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Chapter 8

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pp. 77-82

Binga was determined to change his livelihood. He saw himself in the near future casting the axe into a tumultuous river. If the river failed to carry the axe to the Indian Ocean, at least it would dispose of its spirit. As he looked at Empress Mine below, the thought that he was on the brink of wealth motivated him. ...

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Chapter 9

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pp. 83-94

Matipa was falling asleep when a knock came on the main door. Her heart leapt with joy. No one from the compound visited anyone at that hour unless there was something terribly wrong, usually an illness or death. Chances were it was no one else but Akar. ...

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Chapter 10

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pp. 95-100

It dived from a vermillion sky and snatched Peza. He was in his infancy and lying in the shade of a tree outside their house. She was in the lounge and saw the entire incident through the main door. She came out running and screaming, but the eagle and the infant were already airborne and ascending. ...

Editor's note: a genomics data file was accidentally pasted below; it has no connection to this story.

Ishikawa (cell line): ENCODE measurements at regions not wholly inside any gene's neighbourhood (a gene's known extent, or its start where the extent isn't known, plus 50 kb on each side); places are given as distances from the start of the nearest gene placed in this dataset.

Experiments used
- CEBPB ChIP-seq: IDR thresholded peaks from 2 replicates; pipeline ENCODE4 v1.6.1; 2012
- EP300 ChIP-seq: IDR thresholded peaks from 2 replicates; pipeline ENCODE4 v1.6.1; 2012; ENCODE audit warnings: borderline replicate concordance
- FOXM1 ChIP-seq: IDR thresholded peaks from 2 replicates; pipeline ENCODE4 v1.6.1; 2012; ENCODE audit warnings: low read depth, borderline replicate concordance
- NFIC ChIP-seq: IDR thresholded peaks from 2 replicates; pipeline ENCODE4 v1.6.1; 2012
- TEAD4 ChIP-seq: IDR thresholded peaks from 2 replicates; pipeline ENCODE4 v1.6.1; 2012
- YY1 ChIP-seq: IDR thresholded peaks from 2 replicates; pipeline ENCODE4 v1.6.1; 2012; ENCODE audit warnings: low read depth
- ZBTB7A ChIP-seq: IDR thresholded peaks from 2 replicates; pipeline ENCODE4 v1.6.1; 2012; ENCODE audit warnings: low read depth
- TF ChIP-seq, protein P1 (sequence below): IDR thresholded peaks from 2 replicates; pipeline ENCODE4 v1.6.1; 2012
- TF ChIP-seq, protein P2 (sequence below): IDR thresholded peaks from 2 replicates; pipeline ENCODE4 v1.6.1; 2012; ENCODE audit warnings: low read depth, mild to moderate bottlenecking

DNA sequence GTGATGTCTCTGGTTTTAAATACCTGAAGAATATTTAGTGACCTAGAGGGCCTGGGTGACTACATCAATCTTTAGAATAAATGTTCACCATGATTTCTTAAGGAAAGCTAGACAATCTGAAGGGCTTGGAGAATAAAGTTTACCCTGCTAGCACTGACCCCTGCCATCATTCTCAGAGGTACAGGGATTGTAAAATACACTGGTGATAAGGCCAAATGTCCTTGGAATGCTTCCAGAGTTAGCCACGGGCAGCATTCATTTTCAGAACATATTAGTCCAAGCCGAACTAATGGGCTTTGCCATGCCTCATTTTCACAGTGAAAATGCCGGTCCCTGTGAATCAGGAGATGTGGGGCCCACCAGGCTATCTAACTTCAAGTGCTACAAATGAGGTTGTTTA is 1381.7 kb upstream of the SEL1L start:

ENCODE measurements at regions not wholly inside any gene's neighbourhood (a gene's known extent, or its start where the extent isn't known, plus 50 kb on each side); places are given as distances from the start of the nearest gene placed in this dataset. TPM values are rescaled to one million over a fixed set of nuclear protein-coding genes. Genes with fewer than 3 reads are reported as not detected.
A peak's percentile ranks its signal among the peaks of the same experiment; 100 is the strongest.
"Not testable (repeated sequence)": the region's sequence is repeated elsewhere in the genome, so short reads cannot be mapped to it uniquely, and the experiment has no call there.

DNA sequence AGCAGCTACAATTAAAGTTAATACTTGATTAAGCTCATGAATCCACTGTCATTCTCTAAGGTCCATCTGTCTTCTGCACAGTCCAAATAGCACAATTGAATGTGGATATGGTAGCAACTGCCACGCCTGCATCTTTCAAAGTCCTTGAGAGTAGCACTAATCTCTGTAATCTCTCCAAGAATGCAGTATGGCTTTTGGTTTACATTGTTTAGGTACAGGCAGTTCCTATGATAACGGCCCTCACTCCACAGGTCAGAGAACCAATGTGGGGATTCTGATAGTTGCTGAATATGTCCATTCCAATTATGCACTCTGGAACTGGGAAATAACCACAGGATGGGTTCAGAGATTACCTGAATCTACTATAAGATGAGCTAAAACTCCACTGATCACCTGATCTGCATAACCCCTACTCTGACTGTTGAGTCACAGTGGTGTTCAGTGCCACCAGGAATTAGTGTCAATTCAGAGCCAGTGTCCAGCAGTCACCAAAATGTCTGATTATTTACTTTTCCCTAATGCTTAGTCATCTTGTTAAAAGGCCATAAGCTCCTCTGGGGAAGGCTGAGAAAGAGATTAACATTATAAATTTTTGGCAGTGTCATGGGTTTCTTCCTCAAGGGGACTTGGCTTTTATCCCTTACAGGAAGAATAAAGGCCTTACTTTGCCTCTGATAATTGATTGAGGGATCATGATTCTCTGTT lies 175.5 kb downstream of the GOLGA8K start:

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Chapter 11

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pp. 101-114

He vied for brawls to test Mjomba’s juju. Within six months, he guessed, he would be the proud owner of a mansion by any standard. On its walls would hang original paintings by Van Gogh, Picasso and Dali, while human-size sculptures by renowned sculptors would stand in its gardens. ...

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Chapter 12

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pp. 115-120

Matipa spent 26 November fasting indoors, only emerging to pray. After breaking the fast in the evening, she bid Peza goodnight and went to bed, but the prophet’s words haunted her as she lay under the blankets. What tormented her was the certainty of the prophecy. ...

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Chapter 13

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pp. 121-132